However, these sentiments of lack of integration and limited inclusion do not reveal themselves uniformly across Arab communities; the decades-long presence of Arabs in the region has exhibited varying generational experiences and attitudes of migrants in the Gulf. A study of Palestinians in the UAE indicates that second-generation migrants tend to socialize with Emiratis much more than the first generation, and as such feel more integrated. Other migrants reveal intergenerational tensions between their families and their Gulf sponsors, as exhibited by the study of second-generation domestic-service Hadrami immigrants in Kuwait. While first generation Hadramis perceive success and dependency on the houses they serve as positively intertwined, the second generation views this relation as a problematic one that impedes their economic and social mobility.

The participants also discussed outlooks and perceptions of second-generation Arab migrants in comparison to other expatriate nationalities and to GCC nationals within a university setting. Given that the geopolitical context of the region will continue to play a significant role in migratory practices, student perceptions of the Arab uprisings and their socioeconomic impact on the region as a whole is vital. For instance, one study indicates that outlooks on the future of the Middle East are not overly hopeful amongst students; surprisingly however, for both GCC nationals and Arab expatriates alike, unemployment remains a significant concern for youth. Thus, the extent to which GCC labor markets will continue to absorb Arab migrants despite insecurities of national unemployment will have significant implications on regional migratory practices in the Middle East and the Gulf.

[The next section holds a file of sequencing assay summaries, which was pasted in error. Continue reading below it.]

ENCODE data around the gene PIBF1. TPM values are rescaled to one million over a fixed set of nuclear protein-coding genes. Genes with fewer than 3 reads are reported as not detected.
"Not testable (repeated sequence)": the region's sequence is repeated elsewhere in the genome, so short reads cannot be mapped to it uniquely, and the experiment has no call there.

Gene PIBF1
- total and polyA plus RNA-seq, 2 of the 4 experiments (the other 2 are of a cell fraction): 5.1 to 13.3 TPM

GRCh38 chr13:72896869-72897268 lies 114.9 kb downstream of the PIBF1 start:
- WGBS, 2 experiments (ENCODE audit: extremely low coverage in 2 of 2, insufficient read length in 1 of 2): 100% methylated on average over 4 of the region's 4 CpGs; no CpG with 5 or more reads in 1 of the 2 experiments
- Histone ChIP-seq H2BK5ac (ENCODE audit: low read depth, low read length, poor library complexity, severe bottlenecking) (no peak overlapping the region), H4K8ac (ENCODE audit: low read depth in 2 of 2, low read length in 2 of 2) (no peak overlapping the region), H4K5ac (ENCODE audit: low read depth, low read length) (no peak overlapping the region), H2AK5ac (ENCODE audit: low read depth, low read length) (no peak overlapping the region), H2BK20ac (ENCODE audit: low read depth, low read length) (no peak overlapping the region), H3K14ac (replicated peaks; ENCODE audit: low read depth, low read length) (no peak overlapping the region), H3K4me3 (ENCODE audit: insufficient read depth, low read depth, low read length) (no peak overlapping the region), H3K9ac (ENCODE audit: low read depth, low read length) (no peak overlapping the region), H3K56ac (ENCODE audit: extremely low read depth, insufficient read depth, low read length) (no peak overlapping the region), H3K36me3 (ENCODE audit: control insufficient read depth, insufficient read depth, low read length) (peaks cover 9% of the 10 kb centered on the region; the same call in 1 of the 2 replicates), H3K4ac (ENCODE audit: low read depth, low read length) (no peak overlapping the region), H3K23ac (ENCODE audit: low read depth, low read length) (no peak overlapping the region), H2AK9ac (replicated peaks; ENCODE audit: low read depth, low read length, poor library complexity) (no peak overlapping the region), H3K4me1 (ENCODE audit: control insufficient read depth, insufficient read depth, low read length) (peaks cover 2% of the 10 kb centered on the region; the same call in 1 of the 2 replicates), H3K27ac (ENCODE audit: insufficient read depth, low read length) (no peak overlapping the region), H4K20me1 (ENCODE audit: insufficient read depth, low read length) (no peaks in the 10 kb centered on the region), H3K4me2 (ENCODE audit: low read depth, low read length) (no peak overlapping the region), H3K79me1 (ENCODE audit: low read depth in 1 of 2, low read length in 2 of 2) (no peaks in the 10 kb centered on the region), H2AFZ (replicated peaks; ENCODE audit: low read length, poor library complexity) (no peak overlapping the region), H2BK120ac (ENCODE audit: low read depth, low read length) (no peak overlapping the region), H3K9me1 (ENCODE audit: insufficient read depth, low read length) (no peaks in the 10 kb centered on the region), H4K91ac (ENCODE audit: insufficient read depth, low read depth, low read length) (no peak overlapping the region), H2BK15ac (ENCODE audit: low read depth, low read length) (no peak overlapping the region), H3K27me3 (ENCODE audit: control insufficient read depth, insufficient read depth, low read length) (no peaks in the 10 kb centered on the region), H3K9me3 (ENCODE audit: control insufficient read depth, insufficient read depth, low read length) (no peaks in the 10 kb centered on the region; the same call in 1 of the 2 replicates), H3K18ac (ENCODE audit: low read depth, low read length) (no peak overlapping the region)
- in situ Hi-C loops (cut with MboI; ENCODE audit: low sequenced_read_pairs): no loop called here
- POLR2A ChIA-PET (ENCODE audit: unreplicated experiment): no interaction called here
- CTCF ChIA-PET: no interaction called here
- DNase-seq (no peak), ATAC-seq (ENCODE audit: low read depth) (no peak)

Participants and Discussants:

  • Abdullah M. Alajmi, Arab Open University
  • Zahra Babar, CIRS – Georgetown University School of Foreign Service in Qatar
  • Matt Buehler, CIRS – Georgetown University School of Foreign Service in Qatar
  • Nerida Child Dimasi, CIRS – Georgetown University School of Foreign Service in Qatar
  • Françoise De Bel-Air, Institut français du Proche-Orient (IFPO)
  • Ismail H. Genc, American University of Sharjah
  • Barb Gillis, CIRS – Georgetown University School of Foreign Service in Qatar
  • Manal A. Jamal, James Madison University
  • Mehran Kamrava, CIRS – Georgetown University School of Foreign Service in Qatar
  • Susan Kippels, Sheikh Saud bin Saqr Al Qasimi Foundation for Policy Research
  • Garret Maher, Gulf University for Science and Technology
  • Susan Martin, ISIM – Georgetown University School of Foreign Service
  • David Mednicoff, University of Massachusetts – Amherst
  • Suzi Mirgani, CIRS – Georgetown University School of Foreign Service in Qatar
  • George Naufal, American University of Sharjah
  • Michael Newson, International Organization for Migration
  • Gerd Nonneman, Georgetown University School of Foreign Service in Qatar
  • Dwaa Osman, CIRS – Georgetown University School of Foreign Service in Qatar
  • Natasha Ridge, Sheikh Saud bin Saqr Al Qasimi Foundation for Policy Research
  • Nada Soudy, Carnegie Mellon University in Qatar
  • Paul Tacon, United Nations Economic and Social Commission for Western Asia
  • Abbie Taylor, ISIM – Georgetown University
  • Carlos Vargas-Silva, University of Oxford
  • Elizabeth Wanucha, CIRS – Georgetown University School of Foreign Service in Qatar

Article by Dwaa Osman, Research Analyst at CIRS